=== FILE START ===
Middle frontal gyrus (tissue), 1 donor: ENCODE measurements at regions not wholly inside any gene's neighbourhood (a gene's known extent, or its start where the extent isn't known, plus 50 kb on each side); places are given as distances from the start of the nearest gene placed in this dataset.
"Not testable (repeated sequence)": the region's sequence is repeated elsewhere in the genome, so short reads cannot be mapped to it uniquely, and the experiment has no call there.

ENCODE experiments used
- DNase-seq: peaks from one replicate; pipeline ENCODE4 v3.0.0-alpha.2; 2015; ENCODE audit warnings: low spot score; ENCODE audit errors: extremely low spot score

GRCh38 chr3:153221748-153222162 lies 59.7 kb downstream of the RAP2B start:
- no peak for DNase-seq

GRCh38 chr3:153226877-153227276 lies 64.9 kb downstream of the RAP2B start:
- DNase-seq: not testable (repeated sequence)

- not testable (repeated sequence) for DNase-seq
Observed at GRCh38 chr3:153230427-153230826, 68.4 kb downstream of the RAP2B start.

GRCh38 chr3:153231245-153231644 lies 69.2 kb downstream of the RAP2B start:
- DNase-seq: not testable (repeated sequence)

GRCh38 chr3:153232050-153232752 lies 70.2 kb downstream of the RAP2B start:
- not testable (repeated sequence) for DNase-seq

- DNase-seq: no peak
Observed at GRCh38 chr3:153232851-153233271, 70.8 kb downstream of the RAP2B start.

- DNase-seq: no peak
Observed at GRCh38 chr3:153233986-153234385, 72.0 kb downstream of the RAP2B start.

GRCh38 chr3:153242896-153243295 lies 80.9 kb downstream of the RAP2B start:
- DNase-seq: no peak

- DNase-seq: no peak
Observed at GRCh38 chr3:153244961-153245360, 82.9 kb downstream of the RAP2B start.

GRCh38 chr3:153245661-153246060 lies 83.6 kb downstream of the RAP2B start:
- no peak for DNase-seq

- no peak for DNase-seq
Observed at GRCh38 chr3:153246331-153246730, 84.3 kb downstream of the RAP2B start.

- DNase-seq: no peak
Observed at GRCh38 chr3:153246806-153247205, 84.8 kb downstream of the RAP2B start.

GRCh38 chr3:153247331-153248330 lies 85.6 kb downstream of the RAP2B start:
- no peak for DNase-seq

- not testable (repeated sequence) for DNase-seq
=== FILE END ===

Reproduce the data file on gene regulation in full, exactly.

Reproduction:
Middle frontal gyrus (tissue), 1 donor: ENCODE measurements at regions not wholly inside any gene's neighbourhood (a gene's known extent, or its start where the extent isn't known, plus 50 kb on each side); places are given as distances from the start of the nearest gene placed in this dataset.
"Not testable (repeated sequence)": the region's sequence is repeated elsewhere in the genome, so short reads cannot be mapped to it uniquely, and the experiment has no call there.

ENCODE experiments used
- DNase-seq: peaks from one replicate; pipeline ENCODE4 v3.0.0-alpha.2; 2015; ENCODE audit warnings: low spot score; ENCODE audit errors: extremely low spot score

GRCh38 chr3:153221748-153222162 lies 59.7 kb downstream of the RAP2B start:
- no peak for DNase-seq

GRCh38 chr3:153226877-153227276 lies 64.9 kb downstream of the RAP2B start:
- DNase-seq: not testable (repeated sequence)

- not testable (repeated sequence) for DNase-seq
Observed at GRCh38 chr3:153230427-153230826, 68.4 kb downstream of the RAP2B start.

GRCh38 chr3:153231245-153231644 lies 69.2 kb downstream of the RAP2B start:
- DNase-seq: not testable (repeated sequence)

GRCh38 chr3:153232050-153232752 lies 70.2 kb downstream of the RAP2B start:
- not testable (repeated sequence) for DNase-seq

- DNase-seq: no peak
Observed at GRCh38 chr3:153232851-153233271, 70.8 kb downstream of the RAP2B start.

- DNase-seq: no peak
Observed at GRCh38 chr3:153233986-153234385, 72.0 kb downstream of the RAP2B start.

GRCh38 chr3:153242896-153243295 lies 80.9 kb downstream of the RAP2B start:
- DNase-seq: no peak

- DNase-seq: no peak
Observed at GRCh38 chr3:153244961-153245360, 82.9 kb downstream of the RAP2B start.

GRCh38 chr3:153245661-153246060 lies 83.6 kb downstream of the RAP2B start:
- no peak for DNase-seq

- no peak for DNase-seq
Observed at GRCh38 chr3:153246331-153246730, 84.3 kb downstream of the RAP2B start.

- DNase-seq: no peak
Observed at GRCh38 chr3:153246806-153247205, 84.8 kb downstream of the RAP2B start.

GRCh38 chr3:153247331-153248330 lies 85.6 kb downstream of the RAP2B start:
- no peak for DNase-seq

- not testable (repeated sequence) for DNase-seq